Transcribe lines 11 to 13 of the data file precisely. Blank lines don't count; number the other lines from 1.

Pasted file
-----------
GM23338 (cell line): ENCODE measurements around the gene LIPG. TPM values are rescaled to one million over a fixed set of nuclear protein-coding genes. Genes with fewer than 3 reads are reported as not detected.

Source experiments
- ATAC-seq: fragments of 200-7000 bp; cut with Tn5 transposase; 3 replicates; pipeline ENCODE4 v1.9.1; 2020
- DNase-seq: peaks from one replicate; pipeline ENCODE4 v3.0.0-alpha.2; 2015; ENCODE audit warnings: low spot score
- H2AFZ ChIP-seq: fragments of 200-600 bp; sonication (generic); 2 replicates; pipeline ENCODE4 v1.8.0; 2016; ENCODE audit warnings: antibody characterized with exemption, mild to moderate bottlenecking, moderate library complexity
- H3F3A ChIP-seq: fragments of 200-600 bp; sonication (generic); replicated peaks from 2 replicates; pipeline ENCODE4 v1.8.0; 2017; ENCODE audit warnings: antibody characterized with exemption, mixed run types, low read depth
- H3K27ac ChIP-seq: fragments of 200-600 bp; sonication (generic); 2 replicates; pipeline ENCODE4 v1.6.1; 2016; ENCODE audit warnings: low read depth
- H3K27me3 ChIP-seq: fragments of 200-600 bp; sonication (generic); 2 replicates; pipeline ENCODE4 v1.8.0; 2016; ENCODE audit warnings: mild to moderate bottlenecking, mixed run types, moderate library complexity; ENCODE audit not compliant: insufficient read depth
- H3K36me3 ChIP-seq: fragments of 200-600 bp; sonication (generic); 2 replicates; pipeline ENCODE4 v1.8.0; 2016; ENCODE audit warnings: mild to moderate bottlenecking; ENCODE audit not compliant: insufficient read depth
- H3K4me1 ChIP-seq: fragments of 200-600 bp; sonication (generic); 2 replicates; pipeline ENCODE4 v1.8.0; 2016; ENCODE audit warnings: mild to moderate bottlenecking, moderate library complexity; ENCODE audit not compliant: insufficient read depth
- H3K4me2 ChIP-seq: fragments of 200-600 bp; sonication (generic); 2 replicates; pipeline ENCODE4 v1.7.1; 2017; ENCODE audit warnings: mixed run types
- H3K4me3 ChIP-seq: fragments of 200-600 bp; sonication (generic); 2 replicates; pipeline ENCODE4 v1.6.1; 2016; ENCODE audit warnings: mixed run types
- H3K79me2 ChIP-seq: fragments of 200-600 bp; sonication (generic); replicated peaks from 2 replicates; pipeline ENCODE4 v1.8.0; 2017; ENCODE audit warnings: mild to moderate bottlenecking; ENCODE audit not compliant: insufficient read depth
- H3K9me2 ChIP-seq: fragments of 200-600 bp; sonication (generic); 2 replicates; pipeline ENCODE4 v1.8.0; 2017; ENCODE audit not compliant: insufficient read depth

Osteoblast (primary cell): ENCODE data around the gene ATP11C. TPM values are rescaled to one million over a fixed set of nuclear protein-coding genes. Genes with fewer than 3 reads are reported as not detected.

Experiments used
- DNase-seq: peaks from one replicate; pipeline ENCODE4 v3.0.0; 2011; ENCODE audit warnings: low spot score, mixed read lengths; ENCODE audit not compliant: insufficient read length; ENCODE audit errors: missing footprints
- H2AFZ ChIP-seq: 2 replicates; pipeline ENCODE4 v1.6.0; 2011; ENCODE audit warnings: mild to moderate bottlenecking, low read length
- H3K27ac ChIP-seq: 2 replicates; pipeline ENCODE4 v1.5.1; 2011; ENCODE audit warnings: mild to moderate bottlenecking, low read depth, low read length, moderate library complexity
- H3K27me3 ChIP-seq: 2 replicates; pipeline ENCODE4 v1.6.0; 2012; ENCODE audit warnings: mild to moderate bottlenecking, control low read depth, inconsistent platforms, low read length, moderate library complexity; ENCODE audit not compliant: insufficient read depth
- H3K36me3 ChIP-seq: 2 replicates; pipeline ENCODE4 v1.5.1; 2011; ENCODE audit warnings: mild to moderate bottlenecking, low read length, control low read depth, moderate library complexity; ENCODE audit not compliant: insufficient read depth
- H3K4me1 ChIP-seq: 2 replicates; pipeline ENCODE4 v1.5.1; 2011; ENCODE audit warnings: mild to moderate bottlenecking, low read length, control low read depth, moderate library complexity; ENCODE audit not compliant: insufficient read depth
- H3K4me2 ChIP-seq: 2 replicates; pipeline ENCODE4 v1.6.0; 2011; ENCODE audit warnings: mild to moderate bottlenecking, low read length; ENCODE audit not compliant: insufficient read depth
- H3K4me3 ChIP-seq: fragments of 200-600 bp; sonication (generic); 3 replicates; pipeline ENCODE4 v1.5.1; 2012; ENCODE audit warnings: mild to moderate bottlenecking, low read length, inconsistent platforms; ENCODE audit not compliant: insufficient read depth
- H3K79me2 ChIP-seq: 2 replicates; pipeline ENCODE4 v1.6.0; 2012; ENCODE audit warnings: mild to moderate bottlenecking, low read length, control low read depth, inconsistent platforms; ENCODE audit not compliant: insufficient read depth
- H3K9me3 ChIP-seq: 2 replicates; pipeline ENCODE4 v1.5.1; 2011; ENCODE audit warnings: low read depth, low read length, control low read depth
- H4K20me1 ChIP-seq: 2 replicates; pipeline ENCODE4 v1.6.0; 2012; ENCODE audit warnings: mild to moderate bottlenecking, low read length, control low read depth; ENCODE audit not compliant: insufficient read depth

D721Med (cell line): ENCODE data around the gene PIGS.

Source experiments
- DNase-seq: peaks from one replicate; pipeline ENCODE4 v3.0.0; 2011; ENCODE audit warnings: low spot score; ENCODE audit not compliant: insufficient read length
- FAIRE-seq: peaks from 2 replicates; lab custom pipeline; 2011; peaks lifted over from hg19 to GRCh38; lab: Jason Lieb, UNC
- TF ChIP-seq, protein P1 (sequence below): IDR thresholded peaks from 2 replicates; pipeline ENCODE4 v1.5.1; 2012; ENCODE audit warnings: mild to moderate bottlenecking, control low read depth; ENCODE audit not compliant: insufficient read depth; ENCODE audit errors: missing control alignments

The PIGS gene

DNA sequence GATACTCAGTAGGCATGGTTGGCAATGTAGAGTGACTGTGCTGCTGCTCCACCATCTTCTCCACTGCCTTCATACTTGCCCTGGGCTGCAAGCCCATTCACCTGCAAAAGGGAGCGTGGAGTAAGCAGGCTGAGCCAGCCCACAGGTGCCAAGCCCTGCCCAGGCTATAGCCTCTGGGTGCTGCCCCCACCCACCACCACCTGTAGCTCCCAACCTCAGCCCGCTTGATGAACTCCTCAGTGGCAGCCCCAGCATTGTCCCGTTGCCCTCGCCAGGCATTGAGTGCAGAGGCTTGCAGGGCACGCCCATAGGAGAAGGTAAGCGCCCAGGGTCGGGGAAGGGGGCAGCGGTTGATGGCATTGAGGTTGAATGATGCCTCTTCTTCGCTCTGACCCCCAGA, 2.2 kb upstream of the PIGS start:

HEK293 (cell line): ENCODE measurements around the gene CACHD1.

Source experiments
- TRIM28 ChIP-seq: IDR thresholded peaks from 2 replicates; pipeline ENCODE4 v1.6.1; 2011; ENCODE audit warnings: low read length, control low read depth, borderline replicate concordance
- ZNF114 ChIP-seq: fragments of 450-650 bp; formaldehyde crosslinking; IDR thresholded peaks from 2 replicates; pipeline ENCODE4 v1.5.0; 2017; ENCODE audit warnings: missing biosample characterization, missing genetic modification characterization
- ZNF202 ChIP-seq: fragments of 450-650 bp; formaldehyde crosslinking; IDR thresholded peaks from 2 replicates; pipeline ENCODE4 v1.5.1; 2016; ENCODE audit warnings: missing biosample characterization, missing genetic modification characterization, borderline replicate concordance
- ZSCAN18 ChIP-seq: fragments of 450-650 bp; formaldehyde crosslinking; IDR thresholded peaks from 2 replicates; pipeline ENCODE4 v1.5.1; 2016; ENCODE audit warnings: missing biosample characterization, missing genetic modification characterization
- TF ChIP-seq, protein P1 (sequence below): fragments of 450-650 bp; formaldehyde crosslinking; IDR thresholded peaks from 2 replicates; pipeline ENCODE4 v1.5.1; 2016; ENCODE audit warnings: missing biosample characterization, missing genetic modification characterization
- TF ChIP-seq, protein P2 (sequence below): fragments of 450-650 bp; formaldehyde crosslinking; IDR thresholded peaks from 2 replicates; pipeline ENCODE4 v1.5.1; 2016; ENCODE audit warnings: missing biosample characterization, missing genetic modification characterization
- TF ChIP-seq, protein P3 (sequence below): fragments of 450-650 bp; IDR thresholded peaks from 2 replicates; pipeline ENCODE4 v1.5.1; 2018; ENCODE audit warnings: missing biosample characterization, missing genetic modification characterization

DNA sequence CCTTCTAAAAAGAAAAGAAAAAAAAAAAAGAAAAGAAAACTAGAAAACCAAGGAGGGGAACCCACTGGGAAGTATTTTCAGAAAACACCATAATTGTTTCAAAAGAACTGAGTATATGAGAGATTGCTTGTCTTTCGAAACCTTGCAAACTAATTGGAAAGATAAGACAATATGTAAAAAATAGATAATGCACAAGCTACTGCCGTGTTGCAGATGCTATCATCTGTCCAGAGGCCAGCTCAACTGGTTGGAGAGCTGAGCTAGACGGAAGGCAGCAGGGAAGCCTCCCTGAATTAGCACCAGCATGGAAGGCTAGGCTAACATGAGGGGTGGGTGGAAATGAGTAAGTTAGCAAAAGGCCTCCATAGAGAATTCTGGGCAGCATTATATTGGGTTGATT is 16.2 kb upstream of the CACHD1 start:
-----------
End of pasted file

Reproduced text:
- H3K4me2 ChIP-seq: fragments of 200-600 bp; sonication (generic); 2 replicates; pipeline ENCODE4 v1.7.1; 2017; ENCODE audit warnings: mixed run types
- H3K4me3 ChIP-seq: fragments of 200-600 bp; sonication (generic); 2 replicates; pipeline ENCODE4 v1.6.1; 2016; ENCODE audit warnings: mixed run types
- H3K79me2 ChIP-seq: fragments of 200-600 bp; sonication (generic); replicated peaks from 2 replicates; pipeline ENCODE4 v1.8.0; 2017; ENCODE audit warnings: mild to moderate bottlenecking; ENCODE audit not compliant: insufficient read depth